Essays on interstate crises and audiences : a text analysis approach to US foreign relations

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Policymakers conduct foreign policy in the presence of domestic and international audiences―especially in the midst of interstate crises that may precipitate armed conflict (e.g., Fearon 1994, 1997; Schultz 1998, 2001; Smith 1998; Tomz 2007). This dissertation project aims to study the role of the audience in interstate crises by applying text analysis and machine learning techniques to vast bodies of newly digitized documents from the United States government. Quantitative time-series data generated in this project allowed for a substantially improved understanding of mechanisms explaining interstate behavior in the presence of domestic and international audiences. This dissertation project consists of three independent essays: 1) policymakers' credibility concerns and escalatory behavior in the Berlin Crisis; 2) the effectiveness of public and private diplomatic signals after Khrushchev's ultimatum in 1958; and 3) the determinants of de-escalation policy in the Vietnam War. These quantitative historical studies contribute to micro-foundational understandings of U.S. policymakers' perceptions and interstate behavior in crises and the actual influence domestic and international audiences have on foreign policy.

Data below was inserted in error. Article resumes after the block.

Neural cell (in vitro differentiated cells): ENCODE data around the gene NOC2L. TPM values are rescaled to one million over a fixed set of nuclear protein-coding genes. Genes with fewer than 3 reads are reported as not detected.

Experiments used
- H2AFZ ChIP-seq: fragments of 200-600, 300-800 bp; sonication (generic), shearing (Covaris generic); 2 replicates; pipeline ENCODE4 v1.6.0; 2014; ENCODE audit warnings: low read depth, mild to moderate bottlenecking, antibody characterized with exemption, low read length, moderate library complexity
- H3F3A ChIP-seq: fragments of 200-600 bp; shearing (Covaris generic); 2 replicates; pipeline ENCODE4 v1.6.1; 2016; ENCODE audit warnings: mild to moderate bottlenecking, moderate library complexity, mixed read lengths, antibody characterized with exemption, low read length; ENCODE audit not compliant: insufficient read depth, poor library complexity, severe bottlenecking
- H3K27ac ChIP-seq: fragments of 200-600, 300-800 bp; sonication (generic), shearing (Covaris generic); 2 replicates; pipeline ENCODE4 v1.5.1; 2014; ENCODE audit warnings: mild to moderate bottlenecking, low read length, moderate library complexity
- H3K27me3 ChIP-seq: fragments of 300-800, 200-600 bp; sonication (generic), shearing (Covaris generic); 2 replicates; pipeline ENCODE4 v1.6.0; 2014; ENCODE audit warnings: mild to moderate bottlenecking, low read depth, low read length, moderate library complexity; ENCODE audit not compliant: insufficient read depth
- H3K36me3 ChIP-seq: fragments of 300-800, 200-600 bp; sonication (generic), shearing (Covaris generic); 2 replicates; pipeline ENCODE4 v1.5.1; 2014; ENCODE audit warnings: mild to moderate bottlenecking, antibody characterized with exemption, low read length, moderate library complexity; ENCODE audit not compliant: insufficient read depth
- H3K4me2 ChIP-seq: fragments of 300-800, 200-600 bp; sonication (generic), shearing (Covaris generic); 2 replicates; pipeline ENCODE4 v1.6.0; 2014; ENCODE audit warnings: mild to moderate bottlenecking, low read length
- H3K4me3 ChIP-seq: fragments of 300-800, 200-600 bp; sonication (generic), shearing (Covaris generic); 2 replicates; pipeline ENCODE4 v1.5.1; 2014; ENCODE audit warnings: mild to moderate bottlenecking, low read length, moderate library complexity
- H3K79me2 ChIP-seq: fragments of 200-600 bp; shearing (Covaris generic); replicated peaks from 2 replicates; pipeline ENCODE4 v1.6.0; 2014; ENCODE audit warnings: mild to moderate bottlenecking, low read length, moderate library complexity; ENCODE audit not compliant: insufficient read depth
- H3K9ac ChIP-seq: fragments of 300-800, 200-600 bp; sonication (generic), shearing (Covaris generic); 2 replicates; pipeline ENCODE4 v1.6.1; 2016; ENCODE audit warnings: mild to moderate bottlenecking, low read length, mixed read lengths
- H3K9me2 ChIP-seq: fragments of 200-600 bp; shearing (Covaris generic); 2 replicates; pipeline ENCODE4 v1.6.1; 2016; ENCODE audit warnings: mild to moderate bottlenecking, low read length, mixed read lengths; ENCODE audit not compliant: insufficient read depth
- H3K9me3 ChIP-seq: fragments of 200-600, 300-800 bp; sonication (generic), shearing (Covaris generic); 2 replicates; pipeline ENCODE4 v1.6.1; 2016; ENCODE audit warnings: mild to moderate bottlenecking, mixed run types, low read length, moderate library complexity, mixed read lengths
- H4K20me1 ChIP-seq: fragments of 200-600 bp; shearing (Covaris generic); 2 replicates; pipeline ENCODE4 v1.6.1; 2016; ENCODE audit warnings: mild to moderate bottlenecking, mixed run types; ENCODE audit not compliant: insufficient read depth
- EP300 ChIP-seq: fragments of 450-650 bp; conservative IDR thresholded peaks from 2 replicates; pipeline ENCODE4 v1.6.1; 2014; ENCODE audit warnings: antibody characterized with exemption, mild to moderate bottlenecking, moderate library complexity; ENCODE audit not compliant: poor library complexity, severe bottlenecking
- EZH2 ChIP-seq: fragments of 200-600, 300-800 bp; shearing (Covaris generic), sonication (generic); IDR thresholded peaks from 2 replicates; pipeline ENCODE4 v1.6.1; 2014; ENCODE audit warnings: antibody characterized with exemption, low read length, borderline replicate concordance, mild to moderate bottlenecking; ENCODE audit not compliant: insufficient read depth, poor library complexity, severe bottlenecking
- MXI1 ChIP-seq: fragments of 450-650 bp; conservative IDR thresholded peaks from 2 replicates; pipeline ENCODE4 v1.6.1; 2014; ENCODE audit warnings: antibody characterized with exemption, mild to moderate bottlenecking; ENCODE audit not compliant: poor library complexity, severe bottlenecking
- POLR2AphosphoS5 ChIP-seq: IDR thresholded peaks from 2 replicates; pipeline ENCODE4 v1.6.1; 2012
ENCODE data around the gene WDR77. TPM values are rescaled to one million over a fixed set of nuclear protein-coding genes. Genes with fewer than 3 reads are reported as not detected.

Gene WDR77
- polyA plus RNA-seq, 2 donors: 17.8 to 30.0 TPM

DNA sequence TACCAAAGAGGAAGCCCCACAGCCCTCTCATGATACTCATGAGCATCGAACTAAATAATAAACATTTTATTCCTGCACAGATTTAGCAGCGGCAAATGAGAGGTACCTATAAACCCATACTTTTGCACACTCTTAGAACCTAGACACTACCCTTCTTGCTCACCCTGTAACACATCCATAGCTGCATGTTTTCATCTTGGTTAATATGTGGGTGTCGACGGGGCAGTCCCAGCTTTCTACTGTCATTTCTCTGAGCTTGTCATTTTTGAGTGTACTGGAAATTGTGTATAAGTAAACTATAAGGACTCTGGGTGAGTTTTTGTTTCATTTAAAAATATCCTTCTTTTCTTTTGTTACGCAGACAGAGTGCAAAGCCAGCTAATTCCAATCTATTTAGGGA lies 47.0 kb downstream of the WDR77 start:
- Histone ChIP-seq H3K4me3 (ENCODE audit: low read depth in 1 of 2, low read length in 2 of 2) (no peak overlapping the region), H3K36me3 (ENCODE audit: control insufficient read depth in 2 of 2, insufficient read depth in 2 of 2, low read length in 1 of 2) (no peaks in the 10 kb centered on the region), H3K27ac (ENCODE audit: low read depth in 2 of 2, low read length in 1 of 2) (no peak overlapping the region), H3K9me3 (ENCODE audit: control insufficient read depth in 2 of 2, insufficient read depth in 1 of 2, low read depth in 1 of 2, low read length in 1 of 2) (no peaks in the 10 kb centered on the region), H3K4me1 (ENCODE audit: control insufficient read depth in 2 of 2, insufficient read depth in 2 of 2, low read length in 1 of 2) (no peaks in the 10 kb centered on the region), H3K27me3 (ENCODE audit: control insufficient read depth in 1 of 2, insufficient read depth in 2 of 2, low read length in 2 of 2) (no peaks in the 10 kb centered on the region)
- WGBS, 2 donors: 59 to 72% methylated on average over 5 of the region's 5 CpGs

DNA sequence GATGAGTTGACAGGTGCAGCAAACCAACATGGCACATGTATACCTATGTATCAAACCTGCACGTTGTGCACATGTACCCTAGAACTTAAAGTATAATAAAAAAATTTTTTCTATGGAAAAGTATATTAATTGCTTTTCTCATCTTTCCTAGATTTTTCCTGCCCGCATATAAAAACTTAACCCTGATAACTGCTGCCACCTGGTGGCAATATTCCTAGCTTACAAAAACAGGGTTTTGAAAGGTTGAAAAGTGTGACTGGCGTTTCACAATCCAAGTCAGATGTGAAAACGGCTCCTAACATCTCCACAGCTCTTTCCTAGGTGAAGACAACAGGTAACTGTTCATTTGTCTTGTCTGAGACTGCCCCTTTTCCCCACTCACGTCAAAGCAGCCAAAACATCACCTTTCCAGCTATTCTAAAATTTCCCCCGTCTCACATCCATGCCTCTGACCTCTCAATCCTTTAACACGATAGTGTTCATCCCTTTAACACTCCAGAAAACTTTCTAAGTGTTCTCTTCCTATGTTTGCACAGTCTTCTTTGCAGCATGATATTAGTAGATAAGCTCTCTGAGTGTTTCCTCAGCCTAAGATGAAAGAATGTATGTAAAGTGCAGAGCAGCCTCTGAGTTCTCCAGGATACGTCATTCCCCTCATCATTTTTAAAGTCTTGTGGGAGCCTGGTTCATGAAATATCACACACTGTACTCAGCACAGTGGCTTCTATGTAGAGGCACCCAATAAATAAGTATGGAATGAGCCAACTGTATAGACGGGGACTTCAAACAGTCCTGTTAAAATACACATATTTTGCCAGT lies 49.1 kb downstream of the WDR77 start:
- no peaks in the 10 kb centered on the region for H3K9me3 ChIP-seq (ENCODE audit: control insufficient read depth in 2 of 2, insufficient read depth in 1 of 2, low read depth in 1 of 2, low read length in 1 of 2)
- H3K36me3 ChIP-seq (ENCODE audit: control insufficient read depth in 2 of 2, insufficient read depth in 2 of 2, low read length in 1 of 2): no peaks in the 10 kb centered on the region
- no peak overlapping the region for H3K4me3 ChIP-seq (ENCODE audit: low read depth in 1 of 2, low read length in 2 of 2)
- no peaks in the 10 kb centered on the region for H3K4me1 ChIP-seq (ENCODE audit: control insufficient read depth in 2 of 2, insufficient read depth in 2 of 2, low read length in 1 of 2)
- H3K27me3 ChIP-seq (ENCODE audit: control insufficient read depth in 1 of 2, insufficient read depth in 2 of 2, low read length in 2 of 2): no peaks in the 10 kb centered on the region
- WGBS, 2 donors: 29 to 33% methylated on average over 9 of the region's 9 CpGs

Type of resource text
Form electronic; electronic resource; remote
Extent 1 online resource.
Publication date 2016
Issuance monographic
Language English


Associated with Katagiri, Azusa
Associated with Stanford University, Department of Political Science.
Primary advisor Schultz, Kenneth A
Thesis advisor Schultz, Kenneth A
Thesis advisor Fearon, James D
Thesis advisor Grimmer, Justin
Thesis advisor Sagan, Scott Douglas
Advisor Fearon, James D
Advisor Grimmer, Justin
Advisor Sagan, Scott Douglas


Genre Theses

Bibliographic information

Statement of responsibility Azusa Katagiri.
Note Submitted to the Department of Political Science.
Thesis Thesis (Ph.D.)--Stanford University, 2016.
Location electronic resource

Access conditions

© 2016 by Azusa Katagiri
This work is licensed under a Creative Commons Attribution Non Commercial 3.0 Unported license (CC BY-NC).

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